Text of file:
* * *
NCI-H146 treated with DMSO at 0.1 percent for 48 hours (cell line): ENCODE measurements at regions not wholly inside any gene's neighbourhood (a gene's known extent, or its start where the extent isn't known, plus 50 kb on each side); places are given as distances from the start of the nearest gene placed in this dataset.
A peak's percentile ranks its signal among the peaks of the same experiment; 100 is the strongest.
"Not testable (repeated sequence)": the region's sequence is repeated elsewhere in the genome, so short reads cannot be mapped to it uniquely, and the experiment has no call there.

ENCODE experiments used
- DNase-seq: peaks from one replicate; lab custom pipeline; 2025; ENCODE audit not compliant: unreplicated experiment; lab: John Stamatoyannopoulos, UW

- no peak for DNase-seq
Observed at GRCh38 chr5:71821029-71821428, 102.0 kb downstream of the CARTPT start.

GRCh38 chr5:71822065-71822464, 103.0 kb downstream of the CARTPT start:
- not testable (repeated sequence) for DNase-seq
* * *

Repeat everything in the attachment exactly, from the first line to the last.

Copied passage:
NCI-H146 treated with DMSO at 0.1 percent for 48 hours (cell line): ENCODE measurements at regions not wholly inside any gene's neighbourhood (a gene's known extent, or its start where the extent isn't known, plus 50 kb on each side); places are given as distances from the start of the nearest gene placed in this dataset.
A peak's percentile ranks its signal among the peaks of the same experiment; 100 is the strongest.
"Not testable (repeated sequence)": the region's sequence is repeated elsewhere in the genome, so short reads cannot be mapped to it uniquely, and the experiment has no call there.

ENCODE experiments used
- DNase-seq: peaks from one replicate; lab custom pipeline; 2025; ENCODE audit not compliant: unreplicated experiment; lab: John Stamatoyannopoulos, UW

- no peak for DNase-seq
Observed at GRCh38 chr5:71821029-71821428, 102.0 kb downstream of the CARTPT start.

GRCh38 chr5:71822065-71822464, 103.0 kb downstream of the CARTPT start:
- not testable (repeated sequence) for DNase-seq